Assignment: Journal: Supervising Others
Take a minute and think about the supervisors you have had in the workplace. What were characteristics of effective supervisors? As you reflect on these experiences, consider how supervision affected your ability to complete the tasks associated with your job. Also, think about how leadership styles can influence the relationship between social workers and their supervisors.
For this Assignment, review the Petrakis case study in this week’s video and note how supervisory and leadership skills are portrayed.
Assignment (4–5 paragraphs)
Complete the following Journal entry:
Identify attributes of leadership styles and approaches that facilitate quality supervision.
Evaluate the supervisory and leadership skills demonstrated in the Petrakis case study by identifying which supervisory and leadership skills the supervisor demonstrated.
Explain whether the supervisor in the video demonstrated quality supervision, and why. Provide specific examples to support your evaluation.
Kadushin, G., Berger, C., Gilbert, C., & de St. Aubin, M. (2009). Models and methods in hospital social work supervision. Clinical Supervisor, 28(2), 180–199.
McTighe, J. (2011). Teaching the use of self through the process of clinical supervision. Clinical Social Work Journal, 39(3), 301–307.
National Association of Social Workers and Association of Social Work Boards. (2013). Best practice standards in social work supervision. Retrieved from https://www.socialworkers.org/LinkClick.aspx?fileticket=GBrLbl4BuwI%3D&portalid=0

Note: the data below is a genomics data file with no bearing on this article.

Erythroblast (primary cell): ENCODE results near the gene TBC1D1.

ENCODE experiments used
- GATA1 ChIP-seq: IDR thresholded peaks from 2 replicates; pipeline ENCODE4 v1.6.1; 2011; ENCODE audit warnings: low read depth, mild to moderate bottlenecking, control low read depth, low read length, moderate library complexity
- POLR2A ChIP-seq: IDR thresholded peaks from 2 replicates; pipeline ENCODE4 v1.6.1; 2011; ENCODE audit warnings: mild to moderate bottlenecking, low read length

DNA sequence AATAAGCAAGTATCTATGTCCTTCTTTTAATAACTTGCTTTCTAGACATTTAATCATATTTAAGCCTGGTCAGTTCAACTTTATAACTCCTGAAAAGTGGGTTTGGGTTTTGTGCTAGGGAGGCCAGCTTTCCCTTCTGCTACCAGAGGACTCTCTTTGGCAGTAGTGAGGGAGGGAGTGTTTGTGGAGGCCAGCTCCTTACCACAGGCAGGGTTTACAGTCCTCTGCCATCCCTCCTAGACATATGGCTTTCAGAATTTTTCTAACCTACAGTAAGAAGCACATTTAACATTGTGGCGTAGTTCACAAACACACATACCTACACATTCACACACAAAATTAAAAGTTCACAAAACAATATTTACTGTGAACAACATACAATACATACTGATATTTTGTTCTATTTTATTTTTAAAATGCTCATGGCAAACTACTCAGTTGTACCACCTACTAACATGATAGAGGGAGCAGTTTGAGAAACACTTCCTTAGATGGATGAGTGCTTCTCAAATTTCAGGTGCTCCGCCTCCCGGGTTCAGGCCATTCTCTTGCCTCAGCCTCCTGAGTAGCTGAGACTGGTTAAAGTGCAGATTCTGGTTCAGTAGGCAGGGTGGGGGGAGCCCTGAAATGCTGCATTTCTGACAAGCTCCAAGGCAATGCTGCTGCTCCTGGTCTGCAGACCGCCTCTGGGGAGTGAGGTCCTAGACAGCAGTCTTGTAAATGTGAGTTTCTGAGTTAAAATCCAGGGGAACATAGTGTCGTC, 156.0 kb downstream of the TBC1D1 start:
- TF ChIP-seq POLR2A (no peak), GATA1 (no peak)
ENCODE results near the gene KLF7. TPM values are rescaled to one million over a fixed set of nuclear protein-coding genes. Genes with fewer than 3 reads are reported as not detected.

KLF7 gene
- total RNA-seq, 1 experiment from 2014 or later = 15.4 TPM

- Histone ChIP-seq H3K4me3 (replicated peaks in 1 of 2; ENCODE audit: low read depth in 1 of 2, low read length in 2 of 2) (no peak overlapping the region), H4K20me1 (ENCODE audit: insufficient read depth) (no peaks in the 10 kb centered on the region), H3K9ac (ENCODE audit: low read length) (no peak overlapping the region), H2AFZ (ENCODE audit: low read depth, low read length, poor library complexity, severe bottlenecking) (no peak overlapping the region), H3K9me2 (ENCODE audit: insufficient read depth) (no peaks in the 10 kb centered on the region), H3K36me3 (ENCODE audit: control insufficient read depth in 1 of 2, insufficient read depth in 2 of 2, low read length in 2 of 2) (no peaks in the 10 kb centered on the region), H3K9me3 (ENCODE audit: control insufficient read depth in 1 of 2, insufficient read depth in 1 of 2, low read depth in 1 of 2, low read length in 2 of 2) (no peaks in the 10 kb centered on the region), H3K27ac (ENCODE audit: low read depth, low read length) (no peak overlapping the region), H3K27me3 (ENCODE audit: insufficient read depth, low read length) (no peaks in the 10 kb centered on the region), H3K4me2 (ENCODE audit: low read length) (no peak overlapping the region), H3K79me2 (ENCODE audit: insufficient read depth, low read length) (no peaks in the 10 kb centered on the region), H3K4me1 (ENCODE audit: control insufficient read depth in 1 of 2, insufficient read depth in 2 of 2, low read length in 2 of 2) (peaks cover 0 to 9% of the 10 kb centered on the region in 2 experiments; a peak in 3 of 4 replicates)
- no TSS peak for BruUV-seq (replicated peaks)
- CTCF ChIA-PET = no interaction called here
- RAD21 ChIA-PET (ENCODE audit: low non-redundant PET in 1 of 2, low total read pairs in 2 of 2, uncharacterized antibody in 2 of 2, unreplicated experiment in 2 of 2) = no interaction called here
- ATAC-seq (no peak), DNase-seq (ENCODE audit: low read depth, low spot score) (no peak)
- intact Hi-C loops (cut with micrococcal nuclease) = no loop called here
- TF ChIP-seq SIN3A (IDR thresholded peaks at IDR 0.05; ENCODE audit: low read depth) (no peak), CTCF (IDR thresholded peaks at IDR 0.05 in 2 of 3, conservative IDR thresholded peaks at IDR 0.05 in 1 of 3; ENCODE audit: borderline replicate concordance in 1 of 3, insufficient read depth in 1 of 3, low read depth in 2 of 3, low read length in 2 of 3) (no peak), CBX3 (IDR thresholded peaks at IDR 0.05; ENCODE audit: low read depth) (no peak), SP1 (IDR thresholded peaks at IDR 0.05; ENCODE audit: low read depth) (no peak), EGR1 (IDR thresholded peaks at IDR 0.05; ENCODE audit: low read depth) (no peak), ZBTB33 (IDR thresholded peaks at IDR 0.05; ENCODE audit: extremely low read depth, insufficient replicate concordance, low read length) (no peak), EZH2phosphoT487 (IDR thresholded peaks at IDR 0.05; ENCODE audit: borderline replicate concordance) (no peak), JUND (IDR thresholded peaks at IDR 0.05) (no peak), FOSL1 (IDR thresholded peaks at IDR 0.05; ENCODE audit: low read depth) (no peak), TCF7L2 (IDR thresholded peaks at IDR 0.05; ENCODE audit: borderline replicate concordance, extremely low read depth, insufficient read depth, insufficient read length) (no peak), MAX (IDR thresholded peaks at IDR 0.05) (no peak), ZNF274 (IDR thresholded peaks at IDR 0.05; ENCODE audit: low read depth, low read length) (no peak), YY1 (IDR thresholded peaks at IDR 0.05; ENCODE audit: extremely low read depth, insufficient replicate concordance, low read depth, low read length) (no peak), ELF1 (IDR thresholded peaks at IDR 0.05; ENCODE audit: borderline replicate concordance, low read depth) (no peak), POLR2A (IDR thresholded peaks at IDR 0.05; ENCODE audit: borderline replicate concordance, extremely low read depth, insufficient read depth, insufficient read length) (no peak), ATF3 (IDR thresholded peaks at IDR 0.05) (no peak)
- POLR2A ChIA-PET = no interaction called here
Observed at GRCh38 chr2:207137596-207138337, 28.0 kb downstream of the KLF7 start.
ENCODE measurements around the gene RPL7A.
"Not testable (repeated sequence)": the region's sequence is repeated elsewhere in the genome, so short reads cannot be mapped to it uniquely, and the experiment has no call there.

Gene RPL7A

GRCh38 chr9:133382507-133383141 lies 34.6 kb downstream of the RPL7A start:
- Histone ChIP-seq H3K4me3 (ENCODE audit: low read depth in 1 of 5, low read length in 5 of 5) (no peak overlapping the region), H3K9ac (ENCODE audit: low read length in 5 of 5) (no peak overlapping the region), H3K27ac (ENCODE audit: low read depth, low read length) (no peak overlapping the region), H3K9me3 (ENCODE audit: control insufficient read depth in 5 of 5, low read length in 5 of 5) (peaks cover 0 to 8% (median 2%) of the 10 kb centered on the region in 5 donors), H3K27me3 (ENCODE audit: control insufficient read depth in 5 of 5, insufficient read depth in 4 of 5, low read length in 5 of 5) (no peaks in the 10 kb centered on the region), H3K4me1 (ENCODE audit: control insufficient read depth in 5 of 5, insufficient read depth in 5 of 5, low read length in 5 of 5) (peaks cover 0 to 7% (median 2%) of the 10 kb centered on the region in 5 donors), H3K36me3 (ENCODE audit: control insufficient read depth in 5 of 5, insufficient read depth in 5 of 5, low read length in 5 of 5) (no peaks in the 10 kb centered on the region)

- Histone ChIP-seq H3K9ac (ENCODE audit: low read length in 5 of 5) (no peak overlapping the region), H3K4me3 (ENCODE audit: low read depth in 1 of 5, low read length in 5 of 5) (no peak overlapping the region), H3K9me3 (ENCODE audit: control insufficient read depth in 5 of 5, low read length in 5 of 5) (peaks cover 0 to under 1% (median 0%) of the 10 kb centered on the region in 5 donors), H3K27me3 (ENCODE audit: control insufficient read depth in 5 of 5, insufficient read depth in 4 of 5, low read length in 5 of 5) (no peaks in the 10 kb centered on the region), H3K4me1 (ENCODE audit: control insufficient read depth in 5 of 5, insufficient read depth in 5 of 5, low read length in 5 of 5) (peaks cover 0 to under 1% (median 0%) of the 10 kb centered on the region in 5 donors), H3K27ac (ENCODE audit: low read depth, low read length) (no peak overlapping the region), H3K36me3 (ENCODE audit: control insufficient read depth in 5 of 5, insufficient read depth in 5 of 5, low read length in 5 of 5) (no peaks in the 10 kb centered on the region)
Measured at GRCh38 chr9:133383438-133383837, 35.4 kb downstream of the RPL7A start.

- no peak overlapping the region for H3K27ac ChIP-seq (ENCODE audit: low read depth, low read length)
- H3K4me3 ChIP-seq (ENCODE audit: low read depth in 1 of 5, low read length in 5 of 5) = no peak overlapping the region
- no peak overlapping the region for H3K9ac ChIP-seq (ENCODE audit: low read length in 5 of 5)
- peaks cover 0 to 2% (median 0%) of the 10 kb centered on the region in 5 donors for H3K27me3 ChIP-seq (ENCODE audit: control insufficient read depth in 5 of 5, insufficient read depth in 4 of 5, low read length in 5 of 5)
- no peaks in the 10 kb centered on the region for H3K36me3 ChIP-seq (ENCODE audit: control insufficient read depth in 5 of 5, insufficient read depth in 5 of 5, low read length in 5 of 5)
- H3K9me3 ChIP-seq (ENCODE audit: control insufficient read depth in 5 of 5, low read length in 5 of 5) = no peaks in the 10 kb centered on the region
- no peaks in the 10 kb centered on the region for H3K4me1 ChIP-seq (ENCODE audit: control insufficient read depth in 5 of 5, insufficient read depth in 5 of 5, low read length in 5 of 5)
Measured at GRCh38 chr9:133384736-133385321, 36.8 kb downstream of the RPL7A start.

Petrakis Family Episode 4 Program Transcript CINDY: She was so upset with me. She told me I was too young to be doing this job– yelled at me. FEMALE SPEAKER: Well, what set her off? [MUSIC PLAYING] CINDY: She found out her son’s been getting the refills on his grandmother’s oxy prescription and taking the pills himself. He’s also been forging her name– withdrawing money from her bank accounts. FEMALE SPEAKER: OK. I think we need to figure out how to help the client. What’s her name again? CINDY: Helen. She also said that he’s been taking valuable from his grandmother’s house. What a mess. I’m so sorry. FEMALE SPEAKER: We need to call APS. CINDY: Oh, we can’t. Helen already blames me for suggesting her son move in with his grandma in the first place. This will just make it worse. FEMALE SPEAKER: Take it easy, Cindy. CINDY: This is all my fault. I thought it was a good plan, I really did. FEMALE SPEAKER: Cindy. Look, I’m your field instructor, and here comes a teachable moment, OK? Advising a client like you did was not a good idea. In fact, it was unethical. But you are not responsible for the actions that other people take. Helen made her own choice when she decided to go along with your suggestions. Do you understand? CINDY: Yes. FEMALE SPEAKER: All right. Our job now is to figure out our next steps. Now, will you do that with me? CINDY: Yeah, OK. FEMALE SPEAKER: OK